Petition urges Yad Vashem to add Bergson Group

US group raised public awareness of the Holocaust and campaigned for US rescue action during WWII.

peter bergson 298.88 (photo credit: Courtesy)
peter bergson 298.88
(photo credit: Courtesy)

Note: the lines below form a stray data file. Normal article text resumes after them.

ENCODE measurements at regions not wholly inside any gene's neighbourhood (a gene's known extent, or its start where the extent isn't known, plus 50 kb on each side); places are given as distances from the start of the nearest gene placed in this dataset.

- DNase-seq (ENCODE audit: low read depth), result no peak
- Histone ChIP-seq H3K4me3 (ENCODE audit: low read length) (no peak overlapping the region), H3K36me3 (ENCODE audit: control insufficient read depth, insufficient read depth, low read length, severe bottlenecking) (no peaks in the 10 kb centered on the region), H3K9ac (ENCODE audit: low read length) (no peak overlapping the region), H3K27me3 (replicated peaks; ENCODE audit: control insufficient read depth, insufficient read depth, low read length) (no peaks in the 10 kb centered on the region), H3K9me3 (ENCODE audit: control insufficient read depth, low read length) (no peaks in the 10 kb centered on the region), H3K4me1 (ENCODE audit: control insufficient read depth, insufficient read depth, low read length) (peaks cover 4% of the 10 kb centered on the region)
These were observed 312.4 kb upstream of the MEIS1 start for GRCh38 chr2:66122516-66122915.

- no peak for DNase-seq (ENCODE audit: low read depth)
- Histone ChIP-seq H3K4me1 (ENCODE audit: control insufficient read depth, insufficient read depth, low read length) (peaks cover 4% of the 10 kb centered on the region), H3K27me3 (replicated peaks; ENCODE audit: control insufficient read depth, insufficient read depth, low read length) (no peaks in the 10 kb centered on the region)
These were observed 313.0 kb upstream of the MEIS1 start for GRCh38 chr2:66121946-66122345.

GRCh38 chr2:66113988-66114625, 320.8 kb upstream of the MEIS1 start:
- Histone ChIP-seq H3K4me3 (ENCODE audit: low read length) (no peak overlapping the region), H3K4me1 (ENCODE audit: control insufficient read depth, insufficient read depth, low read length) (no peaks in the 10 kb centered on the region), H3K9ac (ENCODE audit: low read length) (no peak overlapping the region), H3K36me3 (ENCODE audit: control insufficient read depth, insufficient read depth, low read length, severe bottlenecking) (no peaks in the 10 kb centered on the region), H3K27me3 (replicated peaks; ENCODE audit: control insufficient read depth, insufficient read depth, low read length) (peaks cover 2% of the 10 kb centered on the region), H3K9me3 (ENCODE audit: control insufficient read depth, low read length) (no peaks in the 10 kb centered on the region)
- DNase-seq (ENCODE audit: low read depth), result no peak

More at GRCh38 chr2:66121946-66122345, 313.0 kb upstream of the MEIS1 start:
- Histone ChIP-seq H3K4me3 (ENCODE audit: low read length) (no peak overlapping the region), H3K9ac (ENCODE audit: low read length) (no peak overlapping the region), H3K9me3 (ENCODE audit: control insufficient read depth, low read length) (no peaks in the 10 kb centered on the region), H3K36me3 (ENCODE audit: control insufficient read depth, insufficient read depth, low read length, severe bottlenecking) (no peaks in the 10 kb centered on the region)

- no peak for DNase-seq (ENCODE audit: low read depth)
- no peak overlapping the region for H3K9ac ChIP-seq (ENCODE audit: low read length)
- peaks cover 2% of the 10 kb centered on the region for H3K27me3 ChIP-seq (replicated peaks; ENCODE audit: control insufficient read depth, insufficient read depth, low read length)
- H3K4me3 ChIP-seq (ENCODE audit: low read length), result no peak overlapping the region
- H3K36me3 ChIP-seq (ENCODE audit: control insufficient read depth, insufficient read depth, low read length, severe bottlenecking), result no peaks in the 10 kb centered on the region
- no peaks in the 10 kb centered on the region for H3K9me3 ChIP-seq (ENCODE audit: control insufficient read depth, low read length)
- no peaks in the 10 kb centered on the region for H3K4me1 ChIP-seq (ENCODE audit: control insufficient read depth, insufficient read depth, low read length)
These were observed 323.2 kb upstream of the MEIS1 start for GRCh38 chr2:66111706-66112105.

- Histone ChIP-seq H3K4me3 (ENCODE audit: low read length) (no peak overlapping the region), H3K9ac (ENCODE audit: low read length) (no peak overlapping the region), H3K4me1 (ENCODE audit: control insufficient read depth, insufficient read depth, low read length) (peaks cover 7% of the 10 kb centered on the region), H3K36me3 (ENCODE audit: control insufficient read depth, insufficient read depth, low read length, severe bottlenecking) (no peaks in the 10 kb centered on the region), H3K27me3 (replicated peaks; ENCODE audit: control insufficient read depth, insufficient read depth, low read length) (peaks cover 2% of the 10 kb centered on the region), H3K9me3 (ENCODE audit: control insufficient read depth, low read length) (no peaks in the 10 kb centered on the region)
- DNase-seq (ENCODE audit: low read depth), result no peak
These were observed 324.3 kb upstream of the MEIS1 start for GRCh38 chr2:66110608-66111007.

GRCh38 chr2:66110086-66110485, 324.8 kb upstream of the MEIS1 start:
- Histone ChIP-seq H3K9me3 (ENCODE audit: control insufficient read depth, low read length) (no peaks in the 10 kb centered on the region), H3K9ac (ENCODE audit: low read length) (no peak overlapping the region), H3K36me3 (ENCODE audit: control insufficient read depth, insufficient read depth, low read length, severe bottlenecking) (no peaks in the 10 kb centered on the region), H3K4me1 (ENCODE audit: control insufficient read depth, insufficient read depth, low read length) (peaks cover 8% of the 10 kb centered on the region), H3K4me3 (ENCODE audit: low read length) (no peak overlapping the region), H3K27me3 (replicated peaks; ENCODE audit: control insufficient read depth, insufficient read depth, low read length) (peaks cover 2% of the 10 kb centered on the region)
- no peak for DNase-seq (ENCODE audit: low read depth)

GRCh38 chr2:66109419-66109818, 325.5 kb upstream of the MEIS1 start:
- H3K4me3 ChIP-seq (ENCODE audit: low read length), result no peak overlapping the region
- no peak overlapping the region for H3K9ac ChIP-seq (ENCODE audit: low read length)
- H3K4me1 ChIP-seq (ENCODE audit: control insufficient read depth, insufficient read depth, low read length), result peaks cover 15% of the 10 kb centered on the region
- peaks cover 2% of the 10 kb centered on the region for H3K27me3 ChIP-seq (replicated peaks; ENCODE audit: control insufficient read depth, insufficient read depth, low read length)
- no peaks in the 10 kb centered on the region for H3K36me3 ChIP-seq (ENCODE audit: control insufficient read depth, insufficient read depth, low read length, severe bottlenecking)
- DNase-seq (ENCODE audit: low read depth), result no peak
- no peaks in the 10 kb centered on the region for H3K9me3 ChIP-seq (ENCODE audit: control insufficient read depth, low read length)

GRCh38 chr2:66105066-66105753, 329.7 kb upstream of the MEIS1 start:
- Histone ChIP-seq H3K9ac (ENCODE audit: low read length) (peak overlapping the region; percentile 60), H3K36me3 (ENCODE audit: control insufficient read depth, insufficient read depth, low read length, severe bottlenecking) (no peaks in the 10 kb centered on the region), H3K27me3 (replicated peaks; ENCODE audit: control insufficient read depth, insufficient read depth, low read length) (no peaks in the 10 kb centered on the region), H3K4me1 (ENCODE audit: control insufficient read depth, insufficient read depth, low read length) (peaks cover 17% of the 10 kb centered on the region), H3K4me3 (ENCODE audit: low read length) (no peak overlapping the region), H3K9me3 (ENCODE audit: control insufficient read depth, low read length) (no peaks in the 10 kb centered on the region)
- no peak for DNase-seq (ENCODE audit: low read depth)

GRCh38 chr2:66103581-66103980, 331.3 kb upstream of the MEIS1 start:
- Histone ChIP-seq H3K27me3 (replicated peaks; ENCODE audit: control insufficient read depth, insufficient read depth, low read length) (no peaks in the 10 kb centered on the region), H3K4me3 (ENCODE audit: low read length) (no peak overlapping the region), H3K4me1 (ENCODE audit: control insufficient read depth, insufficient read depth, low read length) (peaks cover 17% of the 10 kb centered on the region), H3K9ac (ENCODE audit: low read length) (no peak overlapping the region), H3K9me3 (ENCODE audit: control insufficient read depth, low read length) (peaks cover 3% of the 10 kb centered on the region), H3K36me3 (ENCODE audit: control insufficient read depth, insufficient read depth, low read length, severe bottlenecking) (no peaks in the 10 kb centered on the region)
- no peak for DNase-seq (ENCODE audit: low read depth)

More than 100 Israeli political and cultural leaders from across the political spectrum have signed a petition to Yad Vashem urging the Holocaust museum to add material about the Holocaust rescue activists known as the Bergson Group to its exhibits. The Bergson Group was a maverick activist group in the US in the 1940s, led by Peter Bergson, also known as Hillel Kook, that raised public awareness of the Holocaust and campaigned for US rescue action to save European Jewry during World War II. At the time, mainstream American Jewish leaders viewed the organization as being too forthright in its criticism of the Roosevelt administration's failure to rescue Jewish refugees. However, in recent years most Jewish leaders have come to recognize the group's contribution to the belated rescue effort. The signatories on the petition, which will officially be presented to Yad Vashem on Thursday, include former and present cabinet ministers and Knesset members, prominent novelists, playwrights, journalists and artists, as well as leading academics from numerous fields. "This is a truly bipartisan cause," said Dr. Rebecca Kook, daughter of the Bergson Group leader, who teaches political science at Ben-Gurion University and who worked with the Washington-based David S. Wyman Institute for Holocaust Studies in organizing the petition. "Israeli political and cultural leaders from Right to Left recognize that the omission of the Bergson Group from Yad Vashem is a terrible injustice which must be rectified." Museum spokeswoman Iris Rosenberg said that the work of the Bergson Group was very well known to Yad Vashem, which teaches about the group's "important" activity in its educational seminars, guides and lectures. "It should be emphasized that Yad Vashem did not plan and does not plan its exhibits based on public pressure or petitions, but by balanced decisions," Yad Vashem said in a written response. The Holocaust Authority said that it could not include all the events and activities pertaining to the Holocaust and World War II in one museum, but added that some of these found expression in various Yad Vashem activities, such as education, documentation and research. "It is legitimate that certain people believe that certain events peoples or events close to their heart should be exhibited in the museum, but there are other ways to express the activity of these persons or groups aside from their exhibition in the museum," Rosenberg said. The petition will be presented to Yad Vashem chairman Avner Shalev by a delegation headed by Nili, Dr. Kook and Prof. David S. Wyman - the acclaimed author of The Abandonment of the Jews, about America's response to the Holocaust. Among the signatories to the petition are former Supreme Court president Meir Shamgar, former education minister Shulamit Aloni, former defense minister Moshe Arens and author A. B. Yehoshua. Last year, the United States Holocaust Memorial Museum in Washington agreed to add material about the Bergson Group to its permanent exhibit following a similar petition organized by the Wyman Institute and signed by more than 100 prominent Americans. These included former members of Congress, prominent historians, and Jewish leaders such as Nobel Prize laureate and Holocaust survivor Elie Wiesel. The Bergson Group is credited with helping to persuade the US president in 1944 to establish the War Refugee Board, which ultimately saved 200,000 Jewish lives - including future Congressman Tom Lantos, who passed away earlier this year. Despite opposition from mainstream US Jewish leaders, the group actively campaigned to save the doomed Jews of Europe through theatrical pageants, lobbying on Capitol Hill, the placement of more than 200 newspaper advertisements, and a march in Washington by 400 rabbis, which the Wyman Institute said was the only rally for rescue held in the nation's capital during the Holocaust.